• Countless unscrupulous contractors and installers go in and out of business every year, changing business names, and delivering a warranty that may only be as long as your driveway.  By selecting professional design services, you will not have to wonder if you’re giving your hard-earned money to a dishonest contractor.

5.  Provide professional design expertise through a Comprehensive Needs Assessment Analysis.

  • We begin every project by asking lots of questions and listening closely to your answers, revealing your design wishes, likes, dislikes, uncovering and defining your individual design goals.
  • Careful analysis provides a better understanding of the needs and wants of the project by taking the entire family’s view of the project into consideration.

6. Trade-Only Access.

  • Hiring a professional designer allows you access to countless showrooms available only to design professionals.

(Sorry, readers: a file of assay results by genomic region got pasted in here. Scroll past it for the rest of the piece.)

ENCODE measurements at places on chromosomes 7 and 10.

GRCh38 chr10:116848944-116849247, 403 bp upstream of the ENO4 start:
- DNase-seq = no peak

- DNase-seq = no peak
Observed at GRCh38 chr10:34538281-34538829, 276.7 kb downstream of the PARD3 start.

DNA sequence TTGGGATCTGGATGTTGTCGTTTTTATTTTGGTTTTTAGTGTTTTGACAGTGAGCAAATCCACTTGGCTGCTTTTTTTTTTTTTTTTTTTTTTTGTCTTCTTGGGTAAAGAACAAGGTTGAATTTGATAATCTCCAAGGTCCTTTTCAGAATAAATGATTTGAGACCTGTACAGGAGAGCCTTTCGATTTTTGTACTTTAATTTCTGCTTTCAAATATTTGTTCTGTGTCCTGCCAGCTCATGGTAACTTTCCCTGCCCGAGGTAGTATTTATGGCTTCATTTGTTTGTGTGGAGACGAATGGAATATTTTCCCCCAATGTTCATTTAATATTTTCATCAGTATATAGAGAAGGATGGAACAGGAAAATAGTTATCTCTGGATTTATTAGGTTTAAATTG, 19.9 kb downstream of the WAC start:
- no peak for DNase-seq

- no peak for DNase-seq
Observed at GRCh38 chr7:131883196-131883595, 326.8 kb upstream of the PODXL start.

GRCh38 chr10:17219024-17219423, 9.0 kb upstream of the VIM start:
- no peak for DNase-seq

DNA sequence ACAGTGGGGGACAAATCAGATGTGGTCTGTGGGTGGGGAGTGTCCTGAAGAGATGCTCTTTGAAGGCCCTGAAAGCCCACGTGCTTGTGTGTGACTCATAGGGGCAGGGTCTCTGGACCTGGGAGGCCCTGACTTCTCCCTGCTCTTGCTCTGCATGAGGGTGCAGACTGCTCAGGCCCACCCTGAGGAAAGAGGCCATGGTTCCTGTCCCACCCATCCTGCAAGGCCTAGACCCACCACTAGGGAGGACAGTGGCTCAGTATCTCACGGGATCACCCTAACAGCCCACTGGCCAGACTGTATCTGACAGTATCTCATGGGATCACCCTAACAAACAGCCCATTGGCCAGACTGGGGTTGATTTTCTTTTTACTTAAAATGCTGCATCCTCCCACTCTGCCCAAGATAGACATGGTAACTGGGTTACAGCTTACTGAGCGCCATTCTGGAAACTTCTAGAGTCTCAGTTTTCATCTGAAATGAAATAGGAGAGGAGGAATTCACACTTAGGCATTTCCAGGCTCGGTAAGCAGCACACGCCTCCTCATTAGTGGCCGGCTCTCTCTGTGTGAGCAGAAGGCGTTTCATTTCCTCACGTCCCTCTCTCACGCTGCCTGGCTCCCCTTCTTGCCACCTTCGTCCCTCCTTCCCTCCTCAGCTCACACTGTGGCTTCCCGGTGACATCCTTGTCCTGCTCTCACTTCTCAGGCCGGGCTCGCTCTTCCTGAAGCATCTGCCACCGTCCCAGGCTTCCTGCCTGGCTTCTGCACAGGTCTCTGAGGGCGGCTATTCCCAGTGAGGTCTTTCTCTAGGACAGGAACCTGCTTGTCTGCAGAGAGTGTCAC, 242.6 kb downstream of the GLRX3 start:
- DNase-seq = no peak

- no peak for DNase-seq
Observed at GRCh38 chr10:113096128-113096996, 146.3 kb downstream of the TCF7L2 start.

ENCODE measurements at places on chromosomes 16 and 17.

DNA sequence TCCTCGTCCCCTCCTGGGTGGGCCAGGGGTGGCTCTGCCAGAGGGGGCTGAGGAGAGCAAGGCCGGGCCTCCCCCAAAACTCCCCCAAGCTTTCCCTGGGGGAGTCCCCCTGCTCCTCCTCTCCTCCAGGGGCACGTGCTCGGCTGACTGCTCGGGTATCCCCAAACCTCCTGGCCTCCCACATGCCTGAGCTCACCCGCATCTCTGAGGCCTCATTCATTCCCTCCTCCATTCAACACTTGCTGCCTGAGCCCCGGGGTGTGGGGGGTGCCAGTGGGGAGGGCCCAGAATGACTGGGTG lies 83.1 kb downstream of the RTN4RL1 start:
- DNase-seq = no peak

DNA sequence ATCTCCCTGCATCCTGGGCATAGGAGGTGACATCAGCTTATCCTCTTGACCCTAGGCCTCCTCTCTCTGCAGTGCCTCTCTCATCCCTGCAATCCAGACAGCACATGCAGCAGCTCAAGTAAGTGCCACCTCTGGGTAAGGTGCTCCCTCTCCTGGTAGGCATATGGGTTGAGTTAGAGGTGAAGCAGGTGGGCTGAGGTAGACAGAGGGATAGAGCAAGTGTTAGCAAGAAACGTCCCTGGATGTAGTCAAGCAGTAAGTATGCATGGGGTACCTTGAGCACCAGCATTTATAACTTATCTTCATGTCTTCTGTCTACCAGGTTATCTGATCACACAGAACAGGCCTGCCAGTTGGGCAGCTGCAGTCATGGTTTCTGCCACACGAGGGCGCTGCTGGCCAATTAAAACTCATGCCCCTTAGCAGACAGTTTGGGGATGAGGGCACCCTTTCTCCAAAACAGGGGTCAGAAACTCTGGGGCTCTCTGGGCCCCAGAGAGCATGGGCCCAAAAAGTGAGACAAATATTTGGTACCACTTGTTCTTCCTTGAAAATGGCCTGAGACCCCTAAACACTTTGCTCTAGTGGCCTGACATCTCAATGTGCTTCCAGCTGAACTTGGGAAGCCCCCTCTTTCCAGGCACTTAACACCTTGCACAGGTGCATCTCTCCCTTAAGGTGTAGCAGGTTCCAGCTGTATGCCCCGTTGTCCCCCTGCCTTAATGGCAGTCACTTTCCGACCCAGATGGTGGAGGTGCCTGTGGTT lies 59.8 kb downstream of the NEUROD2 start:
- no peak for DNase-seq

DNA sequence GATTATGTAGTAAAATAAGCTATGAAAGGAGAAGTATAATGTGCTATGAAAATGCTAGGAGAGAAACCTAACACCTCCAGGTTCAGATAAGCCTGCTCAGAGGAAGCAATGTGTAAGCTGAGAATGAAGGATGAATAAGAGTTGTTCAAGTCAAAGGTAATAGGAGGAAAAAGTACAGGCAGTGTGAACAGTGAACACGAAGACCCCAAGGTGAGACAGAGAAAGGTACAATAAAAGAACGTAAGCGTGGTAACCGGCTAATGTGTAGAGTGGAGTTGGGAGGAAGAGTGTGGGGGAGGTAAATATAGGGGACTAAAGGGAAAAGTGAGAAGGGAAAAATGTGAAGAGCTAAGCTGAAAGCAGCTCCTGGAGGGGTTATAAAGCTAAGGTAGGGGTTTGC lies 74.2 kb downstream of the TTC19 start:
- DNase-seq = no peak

• Retail ‘free design services’ aren’t free.  They are sales people trying to sell you their product, even if it’s not the product or vendor that’s right for you and your needs.
  • Professional designers receive discounts on the whole gamut of vendors and I pass discounts on to you.


  • Budgeting is always a major challenge in home building and renovation.  Projects can far exceed budget if not properly managed.  Design professionals manage scope creep, and eliminates or minimize the unknown costs.

As a professional interior designers, it’s our goal to provide you with a thoroughly satisfying experience through our design and project management skills, and the contractors and installers we recommend.  If you have a project you’re considering, it’s never too soon to bring an interior designer into the project.  As a critical member of the design team, we ensure that consideration is placed on design from the inside out, making a beautiful space that works for you!